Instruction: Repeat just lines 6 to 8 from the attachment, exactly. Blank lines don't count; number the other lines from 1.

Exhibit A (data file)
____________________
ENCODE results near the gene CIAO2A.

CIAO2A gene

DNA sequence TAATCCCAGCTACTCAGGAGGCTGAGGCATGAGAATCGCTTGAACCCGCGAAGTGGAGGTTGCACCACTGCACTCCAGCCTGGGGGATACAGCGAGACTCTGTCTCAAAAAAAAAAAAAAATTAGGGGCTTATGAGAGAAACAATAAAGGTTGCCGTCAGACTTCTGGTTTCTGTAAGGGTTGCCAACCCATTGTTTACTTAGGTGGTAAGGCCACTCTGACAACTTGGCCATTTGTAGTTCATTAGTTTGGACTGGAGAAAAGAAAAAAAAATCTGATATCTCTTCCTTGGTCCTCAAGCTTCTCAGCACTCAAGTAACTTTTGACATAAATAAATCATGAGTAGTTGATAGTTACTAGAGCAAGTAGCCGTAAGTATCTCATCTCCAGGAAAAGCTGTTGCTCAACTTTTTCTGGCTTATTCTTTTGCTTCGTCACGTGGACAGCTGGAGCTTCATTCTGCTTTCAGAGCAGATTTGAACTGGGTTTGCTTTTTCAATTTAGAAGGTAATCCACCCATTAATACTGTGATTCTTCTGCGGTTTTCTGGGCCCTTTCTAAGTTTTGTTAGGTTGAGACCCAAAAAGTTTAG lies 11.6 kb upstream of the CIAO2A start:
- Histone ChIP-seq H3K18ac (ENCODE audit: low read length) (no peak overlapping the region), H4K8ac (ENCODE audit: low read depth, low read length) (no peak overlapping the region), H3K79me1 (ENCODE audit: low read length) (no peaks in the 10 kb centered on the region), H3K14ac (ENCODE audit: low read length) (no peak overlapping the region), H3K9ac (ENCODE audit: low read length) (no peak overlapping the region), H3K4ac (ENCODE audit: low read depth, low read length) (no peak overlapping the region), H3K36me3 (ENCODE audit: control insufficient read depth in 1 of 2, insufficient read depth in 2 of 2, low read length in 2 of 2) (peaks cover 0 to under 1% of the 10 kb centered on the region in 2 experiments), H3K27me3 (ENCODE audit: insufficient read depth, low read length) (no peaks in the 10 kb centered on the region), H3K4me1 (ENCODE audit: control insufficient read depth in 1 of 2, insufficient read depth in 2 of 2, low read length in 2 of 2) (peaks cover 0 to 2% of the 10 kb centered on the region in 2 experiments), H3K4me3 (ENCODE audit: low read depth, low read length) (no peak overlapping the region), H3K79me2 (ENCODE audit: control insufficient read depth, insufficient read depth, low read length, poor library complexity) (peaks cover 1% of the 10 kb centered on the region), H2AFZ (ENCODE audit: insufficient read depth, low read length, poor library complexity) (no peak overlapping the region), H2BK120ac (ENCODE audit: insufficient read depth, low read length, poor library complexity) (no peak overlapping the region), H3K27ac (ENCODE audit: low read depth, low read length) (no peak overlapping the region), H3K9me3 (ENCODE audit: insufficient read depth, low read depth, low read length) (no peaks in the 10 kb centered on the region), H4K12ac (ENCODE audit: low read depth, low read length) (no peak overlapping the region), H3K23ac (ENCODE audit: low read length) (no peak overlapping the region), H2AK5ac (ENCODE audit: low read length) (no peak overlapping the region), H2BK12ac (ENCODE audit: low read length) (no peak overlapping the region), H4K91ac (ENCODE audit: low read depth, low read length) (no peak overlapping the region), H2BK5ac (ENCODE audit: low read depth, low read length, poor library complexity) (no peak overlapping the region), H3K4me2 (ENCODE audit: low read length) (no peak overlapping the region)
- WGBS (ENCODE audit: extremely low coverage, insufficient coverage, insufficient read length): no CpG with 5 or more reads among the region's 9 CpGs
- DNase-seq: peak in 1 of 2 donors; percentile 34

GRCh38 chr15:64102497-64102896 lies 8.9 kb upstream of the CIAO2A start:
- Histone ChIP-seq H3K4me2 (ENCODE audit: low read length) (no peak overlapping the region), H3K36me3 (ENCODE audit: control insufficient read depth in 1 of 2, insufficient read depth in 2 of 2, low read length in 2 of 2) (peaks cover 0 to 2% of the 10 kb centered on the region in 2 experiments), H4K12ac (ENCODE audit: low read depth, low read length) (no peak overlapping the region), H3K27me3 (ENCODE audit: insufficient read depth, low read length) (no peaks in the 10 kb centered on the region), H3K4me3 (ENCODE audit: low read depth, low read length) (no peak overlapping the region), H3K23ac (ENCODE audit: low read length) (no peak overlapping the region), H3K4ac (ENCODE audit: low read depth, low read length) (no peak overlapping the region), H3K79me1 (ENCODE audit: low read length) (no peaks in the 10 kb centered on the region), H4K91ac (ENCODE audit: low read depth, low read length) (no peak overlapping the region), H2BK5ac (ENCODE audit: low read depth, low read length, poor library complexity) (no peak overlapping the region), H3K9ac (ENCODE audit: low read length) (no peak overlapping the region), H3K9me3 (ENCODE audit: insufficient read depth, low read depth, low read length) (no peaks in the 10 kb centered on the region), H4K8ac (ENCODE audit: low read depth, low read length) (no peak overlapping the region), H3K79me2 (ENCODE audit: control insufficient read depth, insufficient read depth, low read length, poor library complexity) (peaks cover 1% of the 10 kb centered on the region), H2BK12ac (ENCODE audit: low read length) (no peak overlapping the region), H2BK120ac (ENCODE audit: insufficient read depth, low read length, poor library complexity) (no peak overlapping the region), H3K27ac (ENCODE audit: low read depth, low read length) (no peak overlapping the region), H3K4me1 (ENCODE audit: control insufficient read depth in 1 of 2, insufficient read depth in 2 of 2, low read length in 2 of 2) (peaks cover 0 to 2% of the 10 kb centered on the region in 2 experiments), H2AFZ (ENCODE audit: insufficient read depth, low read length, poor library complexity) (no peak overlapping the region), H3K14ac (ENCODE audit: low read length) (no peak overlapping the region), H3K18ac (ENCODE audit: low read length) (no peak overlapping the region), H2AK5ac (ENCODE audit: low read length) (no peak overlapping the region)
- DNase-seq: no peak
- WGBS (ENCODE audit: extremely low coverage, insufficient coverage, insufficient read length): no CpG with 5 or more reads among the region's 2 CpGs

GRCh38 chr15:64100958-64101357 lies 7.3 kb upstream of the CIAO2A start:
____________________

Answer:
- DNase-seq: peak in 1 of 2 donors; percentile 34

GRCh38 chr15:64102497-64102896 lies 8.9 kb upstream of the CIAO2A start:
- Histone ChIP-seq H3K4me2 (ENCODE audit: low read length) (no peak overlapping the region), H3K36me3 (ENCODE audit: control insufficient read depth in 1 of 2, insufficient read depth in 2 of 2, low read length in 2 of 2) (peaks cover 0 to 2% of the 10 kb centered on the region in 2 experiments), H4K12ac (ENCODE audit: low read depth, low read length) (no peak overlapping the region), H3K27me3 (ENCODE audit: insufficient read depth, low read length) (no peaks in the 10 kb centered on the region), H3K4me3 (ENCODE audit: low read depth, low read length) (no peak overlapping the region), H3K23ac (ENCODE audit: low read length) (no peak overlapping the region), H3K4ac (ENCODE audit: low read depth, low read length) (no peak overlapping the region), H3K79me1 (ENCODE audit: low read length) (no peaks in the 10 kb centered on the region), H4K91ac (ENCODE audit: low read depth, low read length) (no peak overlapping the region), H2BK5ac (ENCODE audit: low read depth, low read length, poor library complexity) (no peak overlapping the region), H3K9ac (ENCODE audit: low read length) (no peak overlapping the region), H3K9me3 (ENCODE audit: insufficient read depth, low read depth, low read length) (no peaks in the 10 kb centered on the region), H4K8ac (ENCODE audit: low read depth, low read length) (no peak overlapping the region), H3K79me2 (ENCODE audit: control insufficient read depth, insufficient read depth, low read length, poor library complexity) (peaks cover 1% of the 10 kb centered on the region), H2BK12ac (ENCODE audit: low read length) (no peak overlapping the region), H2BK120ac (ENCODE audit: insufficient read depth, low read length, poor library complexity) (no peak overlapping the region), H3K27ac (ENCODE audit: low read depth, low read length) (no peak overlapping the region), H3K4me1 (ENCODE audit: control insufficient read depth in 1 of 2, insufficient read depth in 2 of 2, low read length in 2 of 2) (peaks cover 0 to 2% of the 10 kb centered on the region in 2 experiments), H2AFZ (ENCODE audit: insufficient read depth, low read length, poor library complexity) (no peak overlapping the region), H3K14ac (ENCODE audit: low read length) (no peak overlapping the region), H3K18ac (ENCODE audit: low read length) (no peak overlapping the region), H2AK5ac (ENCODE audit: low read length) (no peak overlapping the region)